How To Be Eaten is by far my favorite book in my January 2023 reading wrap-up and my favorite book so far this year. In this debut novel, Adelman reimagines classic fairytale characters into modern day women and they all are called into a basement support group where they meet to talk about their trauma. There’s Bluebeard’s girlfriend, who hears voices out of her furniture, and Little Red Riding Hood, who wears the skin of a killer, and then there’s Gretel, who’s own brother went through the same trauma and yet he doesn’t believe her story. Over Five weeks and five stories, the reader follows the character’s introspective thoughts and the predative nature of the men who targeted them.
This book was a 5 star read for me. Was it weird? Yes. But, it was SO captivating, even from the very first page. This is one of those books that I rented from the library and it was so good that I will buy a copy for myself. If that doesn’t tell you how amazing it is, then click here to buy it on Amazon. It’s worth it.
Five Little Indians by Michelle Good
Okay, so I’m actually still reading this one, but there’s a week left in January and I’m confident that I’ll finish it before the week is out.
I picked up Five Little Indians from my local library. Something about this book immediately drew me in. This story is historical fiction and it’s set in the 1960s when small children were taken from their families on reservations and were sent to be confined in small, remote Church-run schools where residential students were often mistreated and underfed. Five Little Indians is told from five different perspectives when the paths of these friends cross over the decades, struggling to overcome the trauma they each enduring during their years at the residential school.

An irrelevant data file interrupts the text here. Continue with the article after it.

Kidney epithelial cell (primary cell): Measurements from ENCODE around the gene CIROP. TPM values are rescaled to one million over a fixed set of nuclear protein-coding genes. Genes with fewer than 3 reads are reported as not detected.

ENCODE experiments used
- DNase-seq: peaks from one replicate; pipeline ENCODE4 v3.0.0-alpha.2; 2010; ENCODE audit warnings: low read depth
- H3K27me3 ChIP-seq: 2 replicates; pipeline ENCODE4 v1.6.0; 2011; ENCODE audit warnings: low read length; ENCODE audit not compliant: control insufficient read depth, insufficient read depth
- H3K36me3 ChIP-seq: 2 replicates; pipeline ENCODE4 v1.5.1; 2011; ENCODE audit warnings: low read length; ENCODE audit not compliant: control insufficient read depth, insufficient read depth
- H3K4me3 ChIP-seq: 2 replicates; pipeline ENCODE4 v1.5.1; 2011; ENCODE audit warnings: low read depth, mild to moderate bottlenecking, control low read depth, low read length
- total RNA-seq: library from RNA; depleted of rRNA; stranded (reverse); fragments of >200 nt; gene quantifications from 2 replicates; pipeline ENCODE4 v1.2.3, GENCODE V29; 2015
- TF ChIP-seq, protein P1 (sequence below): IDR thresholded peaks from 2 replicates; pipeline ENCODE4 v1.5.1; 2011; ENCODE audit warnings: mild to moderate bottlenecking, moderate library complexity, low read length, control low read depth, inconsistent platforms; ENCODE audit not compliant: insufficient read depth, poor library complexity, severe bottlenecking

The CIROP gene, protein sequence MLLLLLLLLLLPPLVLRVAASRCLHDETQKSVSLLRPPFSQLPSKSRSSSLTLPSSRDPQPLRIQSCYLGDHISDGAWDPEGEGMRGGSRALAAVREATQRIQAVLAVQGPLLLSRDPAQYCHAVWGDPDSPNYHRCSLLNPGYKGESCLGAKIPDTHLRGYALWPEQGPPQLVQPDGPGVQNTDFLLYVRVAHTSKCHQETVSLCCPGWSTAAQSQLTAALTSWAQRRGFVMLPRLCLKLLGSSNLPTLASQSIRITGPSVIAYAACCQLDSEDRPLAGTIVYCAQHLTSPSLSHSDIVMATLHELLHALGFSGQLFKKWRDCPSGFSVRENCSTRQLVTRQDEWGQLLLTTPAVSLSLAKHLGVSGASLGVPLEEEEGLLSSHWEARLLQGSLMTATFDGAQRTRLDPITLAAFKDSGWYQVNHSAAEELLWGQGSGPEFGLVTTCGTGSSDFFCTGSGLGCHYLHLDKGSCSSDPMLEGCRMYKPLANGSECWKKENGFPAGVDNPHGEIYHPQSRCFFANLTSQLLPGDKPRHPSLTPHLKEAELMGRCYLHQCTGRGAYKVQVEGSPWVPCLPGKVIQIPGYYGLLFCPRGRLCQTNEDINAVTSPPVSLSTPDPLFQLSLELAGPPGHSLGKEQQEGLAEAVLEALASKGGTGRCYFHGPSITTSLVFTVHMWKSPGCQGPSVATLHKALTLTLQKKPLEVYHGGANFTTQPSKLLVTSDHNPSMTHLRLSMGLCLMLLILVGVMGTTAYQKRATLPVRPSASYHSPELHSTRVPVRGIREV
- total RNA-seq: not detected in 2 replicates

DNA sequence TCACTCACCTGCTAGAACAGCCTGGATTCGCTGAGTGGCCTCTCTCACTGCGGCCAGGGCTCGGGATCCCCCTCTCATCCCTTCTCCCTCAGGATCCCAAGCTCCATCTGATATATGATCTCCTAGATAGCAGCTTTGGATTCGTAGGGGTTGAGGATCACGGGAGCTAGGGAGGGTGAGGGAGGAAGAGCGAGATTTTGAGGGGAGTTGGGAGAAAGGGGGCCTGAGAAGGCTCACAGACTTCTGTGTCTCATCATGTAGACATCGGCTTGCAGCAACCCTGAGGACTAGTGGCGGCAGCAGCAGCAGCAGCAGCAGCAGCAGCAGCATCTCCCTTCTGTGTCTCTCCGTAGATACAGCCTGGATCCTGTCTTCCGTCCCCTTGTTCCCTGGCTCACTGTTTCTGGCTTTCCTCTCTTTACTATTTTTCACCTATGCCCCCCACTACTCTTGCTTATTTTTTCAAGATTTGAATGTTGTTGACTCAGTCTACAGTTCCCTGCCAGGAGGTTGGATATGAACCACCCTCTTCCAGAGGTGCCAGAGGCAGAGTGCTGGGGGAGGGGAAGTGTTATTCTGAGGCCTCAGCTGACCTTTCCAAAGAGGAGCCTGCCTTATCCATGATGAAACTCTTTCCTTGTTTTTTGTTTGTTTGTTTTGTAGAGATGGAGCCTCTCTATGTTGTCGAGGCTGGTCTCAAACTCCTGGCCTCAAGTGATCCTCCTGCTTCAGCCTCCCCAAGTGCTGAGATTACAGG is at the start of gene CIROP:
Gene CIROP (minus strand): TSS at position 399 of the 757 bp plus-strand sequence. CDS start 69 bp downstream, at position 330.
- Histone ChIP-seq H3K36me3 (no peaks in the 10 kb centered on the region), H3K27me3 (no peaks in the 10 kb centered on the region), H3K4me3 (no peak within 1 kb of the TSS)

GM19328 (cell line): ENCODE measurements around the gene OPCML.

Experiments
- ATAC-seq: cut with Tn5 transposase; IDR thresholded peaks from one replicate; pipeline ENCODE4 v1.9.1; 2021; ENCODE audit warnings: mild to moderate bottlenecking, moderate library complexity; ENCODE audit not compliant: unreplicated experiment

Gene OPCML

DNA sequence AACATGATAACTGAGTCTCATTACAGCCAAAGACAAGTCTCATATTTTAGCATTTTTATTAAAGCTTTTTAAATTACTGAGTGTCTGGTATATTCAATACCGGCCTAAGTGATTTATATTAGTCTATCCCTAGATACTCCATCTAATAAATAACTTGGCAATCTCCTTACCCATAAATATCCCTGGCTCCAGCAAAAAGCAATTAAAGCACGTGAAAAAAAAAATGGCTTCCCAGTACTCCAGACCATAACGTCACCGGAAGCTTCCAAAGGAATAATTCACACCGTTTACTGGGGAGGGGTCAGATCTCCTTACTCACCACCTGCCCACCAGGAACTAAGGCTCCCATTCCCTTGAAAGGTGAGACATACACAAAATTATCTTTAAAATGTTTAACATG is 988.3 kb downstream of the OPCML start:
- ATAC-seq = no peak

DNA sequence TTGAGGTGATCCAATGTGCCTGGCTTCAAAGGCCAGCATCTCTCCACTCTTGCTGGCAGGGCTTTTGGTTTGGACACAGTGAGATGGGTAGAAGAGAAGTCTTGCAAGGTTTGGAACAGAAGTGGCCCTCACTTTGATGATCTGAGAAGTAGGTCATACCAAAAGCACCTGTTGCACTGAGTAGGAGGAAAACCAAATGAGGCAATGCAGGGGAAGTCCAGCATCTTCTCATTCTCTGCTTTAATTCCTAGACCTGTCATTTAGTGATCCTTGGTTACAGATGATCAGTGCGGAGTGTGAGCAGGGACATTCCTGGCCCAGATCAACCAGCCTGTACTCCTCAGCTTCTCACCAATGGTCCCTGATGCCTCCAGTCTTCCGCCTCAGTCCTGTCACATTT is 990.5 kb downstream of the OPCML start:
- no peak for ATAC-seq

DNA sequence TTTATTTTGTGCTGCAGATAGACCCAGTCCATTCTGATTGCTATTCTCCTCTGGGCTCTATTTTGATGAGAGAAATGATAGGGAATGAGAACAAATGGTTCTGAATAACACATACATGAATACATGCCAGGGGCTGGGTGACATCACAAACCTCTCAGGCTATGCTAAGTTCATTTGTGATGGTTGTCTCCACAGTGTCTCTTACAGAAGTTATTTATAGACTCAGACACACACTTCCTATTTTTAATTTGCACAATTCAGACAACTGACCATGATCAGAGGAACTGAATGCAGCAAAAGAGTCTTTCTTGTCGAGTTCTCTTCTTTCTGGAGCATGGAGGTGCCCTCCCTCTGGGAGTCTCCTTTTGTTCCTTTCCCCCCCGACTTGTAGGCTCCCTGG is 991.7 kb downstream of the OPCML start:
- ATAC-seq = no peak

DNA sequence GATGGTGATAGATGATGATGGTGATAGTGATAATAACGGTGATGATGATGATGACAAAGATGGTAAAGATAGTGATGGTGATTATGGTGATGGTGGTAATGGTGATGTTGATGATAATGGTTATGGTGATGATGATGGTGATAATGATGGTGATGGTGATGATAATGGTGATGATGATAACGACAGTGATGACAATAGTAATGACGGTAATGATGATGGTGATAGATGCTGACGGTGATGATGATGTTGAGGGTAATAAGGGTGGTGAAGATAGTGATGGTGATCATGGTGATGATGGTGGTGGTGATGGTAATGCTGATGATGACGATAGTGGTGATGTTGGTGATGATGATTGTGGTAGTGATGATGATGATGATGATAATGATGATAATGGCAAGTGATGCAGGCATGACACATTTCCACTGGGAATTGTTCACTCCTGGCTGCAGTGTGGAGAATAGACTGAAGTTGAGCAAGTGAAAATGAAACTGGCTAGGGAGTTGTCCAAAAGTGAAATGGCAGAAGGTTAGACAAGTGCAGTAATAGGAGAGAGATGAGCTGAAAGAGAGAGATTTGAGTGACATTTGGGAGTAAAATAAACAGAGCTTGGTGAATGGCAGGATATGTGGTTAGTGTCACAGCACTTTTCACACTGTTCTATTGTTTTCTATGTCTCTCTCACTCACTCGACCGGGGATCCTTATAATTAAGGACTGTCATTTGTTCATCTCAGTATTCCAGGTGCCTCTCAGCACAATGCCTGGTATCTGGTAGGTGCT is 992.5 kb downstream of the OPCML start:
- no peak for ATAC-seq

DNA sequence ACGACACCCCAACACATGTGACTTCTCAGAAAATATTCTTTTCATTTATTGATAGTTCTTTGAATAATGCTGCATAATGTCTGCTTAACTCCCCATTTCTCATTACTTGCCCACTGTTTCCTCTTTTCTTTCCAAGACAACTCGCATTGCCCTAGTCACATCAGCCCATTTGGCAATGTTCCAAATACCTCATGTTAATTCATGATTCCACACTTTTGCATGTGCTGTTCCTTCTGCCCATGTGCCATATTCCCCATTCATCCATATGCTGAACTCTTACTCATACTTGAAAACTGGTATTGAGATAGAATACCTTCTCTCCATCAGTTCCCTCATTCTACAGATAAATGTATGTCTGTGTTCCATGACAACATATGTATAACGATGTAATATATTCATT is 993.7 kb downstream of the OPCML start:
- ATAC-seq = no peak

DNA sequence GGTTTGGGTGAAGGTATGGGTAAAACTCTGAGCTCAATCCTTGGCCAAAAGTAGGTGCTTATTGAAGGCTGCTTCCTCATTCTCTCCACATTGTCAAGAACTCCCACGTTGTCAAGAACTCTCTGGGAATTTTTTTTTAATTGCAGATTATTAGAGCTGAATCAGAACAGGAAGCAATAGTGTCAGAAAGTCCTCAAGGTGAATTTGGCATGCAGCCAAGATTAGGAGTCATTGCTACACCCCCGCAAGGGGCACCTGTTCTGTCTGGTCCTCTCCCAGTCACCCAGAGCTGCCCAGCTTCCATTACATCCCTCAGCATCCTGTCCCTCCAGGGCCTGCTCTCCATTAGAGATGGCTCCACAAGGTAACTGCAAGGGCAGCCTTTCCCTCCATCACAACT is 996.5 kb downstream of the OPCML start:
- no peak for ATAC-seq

At this point, I’m about 40% into this book, and I will say there are definitely some content warnings, so look those up if you have any triggers. This book is definitely emotionally draining at times, but it’s also really important and I think that the author has done a really wonderful job portraying the plot, as well as the characters. These stories are based on some very real things that happened and she does a great job crafting the story to capture these events, sharing them with the general public. I think it’s a very important read. While I’m not sure what I’ll rate it yet, be sure to follow me on goodreads (@afterthelastpage) for the first notifications of when I finish it, and I’ll post a review here when I finish it, too.
And that’s it for my January 2023 reading wrap-up! Only 5 books this month, but Goodreads says I’m still on track for now. I have a few ideas on what I’ll read next, but I’m always open to suggestions. What do you think I should read next month?